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James Beard Foundation and Google Debut Massive NYC Food Hall on the Hudson

Market 57 packs tons of flavor on one historic pier.

As I enter the massive warehouse space where garland, lanterns, rows of crave-inducing food samples, and streams of people have transformed a historic bus depot into New York City’s newest food hall, I can’t help but think of The Grey in Savannah, Georgia, and I have a feeling Pier 57 will follow in Mashama Bailey’s footsteps of success. And then she appears as if on cue, exchanges pleasantries, and is in uniform in the James Beard Foundation (JBF) exhibition kitchen moments later.

Bailey returning to town is always a treat, but local chefs are the main attraction at Market 57, open to the public on April 1. Wilson Tang is doling out dumplings and pan-fried noodles at a Nom Wah outpost. Fany Gerson’s vibrant paletas are displayed in front of her new Mexican concept, Mijo. The Lobster Place has a casual kiosk called The Galley. Bessou is back with a new chef, Maiko Kyogoku. Raymond Z. Mohan and Leticia Skai Young Mohan bring their seafood influenced by the British West Indies from LoLo’s Seafood Shack in Harlem to Lolo’s on the Water here in Chelsea.

It’s hard to have a favorite food hall in New York City, with Urban Hawker finally opening in Midtown in September and Urbanspace expanding to a sixth location in Union Square in January, but Market 57 is much more than a food hall.

In addition to the 15 BIPOC- and women-owned vendors, the James Beard Foundation calls its Platform by JBF a showcase kitchen and educational space. Upcoming events include a Mexican Seder and a kids’ cooking class teaching techniques for regrowing food, not to mention Kwame Onwuachi’s Subway Journeys, with a course for each of four NYC train lines he rides, and a panel called “Restaurants that Changed New York.”

“Platform by the James Beard Foundation signifies a stage for chefs like me — chefs of color, chefs who are women, chefs who represent the diversity of our cities and our country — to come together and have a stage in which to perform and cook foods that are really near and dear to us,” said Bailey, executive chef and co-founder of The Grey and 2022 James Beard Restaurant and Chef Award Winner for Outstanding Chef. “The space is just big enough that it’s challenging, but it’s small enough that guests can actually hear and understand what the chefs are saying through food.”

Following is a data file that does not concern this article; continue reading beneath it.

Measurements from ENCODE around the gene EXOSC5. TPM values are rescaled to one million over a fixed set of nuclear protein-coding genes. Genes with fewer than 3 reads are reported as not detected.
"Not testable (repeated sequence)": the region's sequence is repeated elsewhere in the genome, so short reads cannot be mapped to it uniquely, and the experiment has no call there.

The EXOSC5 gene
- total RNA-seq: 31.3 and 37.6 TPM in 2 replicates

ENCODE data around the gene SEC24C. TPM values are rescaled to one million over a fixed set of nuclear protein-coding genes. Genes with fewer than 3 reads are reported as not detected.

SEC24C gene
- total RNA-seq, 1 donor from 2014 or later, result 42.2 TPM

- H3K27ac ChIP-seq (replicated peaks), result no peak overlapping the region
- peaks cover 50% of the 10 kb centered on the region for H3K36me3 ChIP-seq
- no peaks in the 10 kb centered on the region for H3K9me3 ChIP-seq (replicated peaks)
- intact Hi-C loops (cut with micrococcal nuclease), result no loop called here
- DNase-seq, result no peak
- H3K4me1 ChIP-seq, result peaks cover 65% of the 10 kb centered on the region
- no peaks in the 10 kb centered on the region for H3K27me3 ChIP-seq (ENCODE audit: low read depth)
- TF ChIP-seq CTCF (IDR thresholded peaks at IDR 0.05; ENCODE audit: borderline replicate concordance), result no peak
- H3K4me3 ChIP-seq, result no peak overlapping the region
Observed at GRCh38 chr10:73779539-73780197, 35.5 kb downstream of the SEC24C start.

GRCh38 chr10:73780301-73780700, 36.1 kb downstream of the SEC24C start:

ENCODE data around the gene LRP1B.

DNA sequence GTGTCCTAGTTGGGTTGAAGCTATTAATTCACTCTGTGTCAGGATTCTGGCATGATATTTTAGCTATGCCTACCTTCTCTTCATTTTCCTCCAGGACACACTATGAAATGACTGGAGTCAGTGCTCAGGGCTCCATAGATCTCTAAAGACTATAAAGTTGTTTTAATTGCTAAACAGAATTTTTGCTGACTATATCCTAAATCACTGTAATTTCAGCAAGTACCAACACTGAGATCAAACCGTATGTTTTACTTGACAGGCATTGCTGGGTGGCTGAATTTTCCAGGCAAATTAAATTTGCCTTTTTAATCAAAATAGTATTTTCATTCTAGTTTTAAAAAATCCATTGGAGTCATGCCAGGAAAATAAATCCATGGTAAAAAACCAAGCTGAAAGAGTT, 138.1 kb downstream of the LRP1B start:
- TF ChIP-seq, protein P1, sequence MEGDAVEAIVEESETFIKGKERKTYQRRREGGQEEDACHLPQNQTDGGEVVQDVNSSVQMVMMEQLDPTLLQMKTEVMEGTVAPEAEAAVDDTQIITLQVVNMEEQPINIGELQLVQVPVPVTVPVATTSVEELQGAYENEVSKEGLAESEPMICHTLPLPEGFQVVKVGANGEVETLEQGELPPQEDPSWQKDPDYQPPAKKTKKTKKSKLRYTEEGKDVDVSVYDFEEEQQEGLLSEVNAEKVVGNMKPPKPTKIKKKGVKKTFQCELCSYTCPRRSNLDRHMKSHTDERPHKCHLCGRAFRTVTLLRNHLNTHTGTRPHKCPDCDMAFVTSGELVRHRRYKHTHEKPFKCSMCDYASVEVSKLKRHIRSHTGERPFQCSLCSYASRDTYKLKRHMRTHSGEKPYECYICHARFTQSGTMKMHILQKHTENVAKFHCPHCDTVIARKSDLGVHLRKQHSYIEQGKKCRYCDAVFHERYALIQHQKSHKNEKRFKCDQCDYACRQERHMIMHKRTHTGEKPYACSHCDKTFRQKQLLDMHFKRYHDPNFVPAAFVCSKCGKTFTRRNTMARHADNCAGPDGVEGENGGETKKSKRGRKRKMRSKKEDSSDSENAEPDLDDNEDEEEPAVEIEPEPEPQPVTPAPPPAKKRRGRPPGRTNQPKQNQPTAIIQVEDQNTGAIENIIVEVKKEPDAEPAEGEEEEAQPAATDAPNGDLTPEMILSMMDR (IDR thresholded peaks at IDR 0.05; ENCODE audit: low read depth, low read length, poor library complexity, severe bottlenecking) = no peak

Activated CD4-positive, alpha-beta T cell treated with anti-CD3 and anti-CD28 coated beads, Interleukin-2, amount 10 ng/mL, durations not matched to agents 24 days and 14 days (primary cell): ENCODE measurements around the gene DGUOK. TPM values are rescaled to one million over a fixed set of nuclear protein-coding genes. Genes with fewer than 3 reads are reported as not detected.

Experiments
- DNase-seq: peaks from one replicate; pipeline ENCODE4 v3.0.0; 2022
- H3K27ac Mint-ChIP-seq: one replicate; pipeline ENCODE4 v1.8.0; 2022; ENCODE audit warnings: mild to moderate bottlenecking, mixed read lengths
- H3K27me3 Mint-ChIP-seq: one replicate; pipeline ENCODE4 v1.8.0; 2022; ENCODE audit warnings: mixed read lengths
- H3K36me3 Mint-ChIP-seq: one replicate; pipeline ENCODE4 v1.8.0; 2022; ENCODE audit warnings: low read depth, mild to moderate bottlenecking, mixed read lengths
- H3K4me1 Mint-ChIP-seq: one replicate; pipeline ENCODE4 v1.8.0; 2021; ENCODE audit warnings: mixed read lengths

Next to Platform’s open kitchen, JBF’s Good to Go incubator is hosting food from fellows at the Beard House. The kiosk is an avenue for vetted culinary entrepreneurs to access feedback and insights on their products while raising capital for their businesses. Applications open for future fast-casual concept testing in this space on April 1.

“This is a transformational moment for the Foundation — it represents a unique opportunity to bring our mission — Good Food for Good — to life like never before; and to engage a global year-round audience in our work,” said JBF CEO Clare Reichenbach. “Good food is more than just delicious food, it’s about a better food world. A food world that has equity at its core, that prioritizes sustainability, and cultivates working conditions where all have the opportunity to flourish and thrive.”

Mayor Eric Adams rings a nautical bell and Pier 57 is christened with remarks about exchanging ideas, engaging with all people, inclusivity, and investment ⁠— particularly from Google, politicians, and partners in the development of the destination. After 23 years in Manhattan, Google is vocalizing its corporate initiative to connect with the community by dedicating this space to public recreation, education, and culinary experiences. Beyond the food hall, classrooms (and an interactive virtual aquarium); a living room space (yes, sofas and chairs in an open floor space for all seasons); and the massive outdoor deck and rooftop park are all intended for all. The ethos aligns with JBF’s tagline.

This location is objectively ideal between other destination piers, Little Island and Pier 59, with City Winery onsite and Chelsea Market across the highway. You can’t go wrong curating a meal here with Cajun, Caribbean, Chinese, Indian, Italian, Japanese, Mexican, and Thai options; pairing a bubble tea or beer from Harlem Hops; and sunbathing or stargazing on the expansive, dog-friendly roof that signage indicates is open until 1 a.m. ⁠— a closing time we’ve rarely seen since the start of the pandemic. New York City is back, and you can taste so much of it here.

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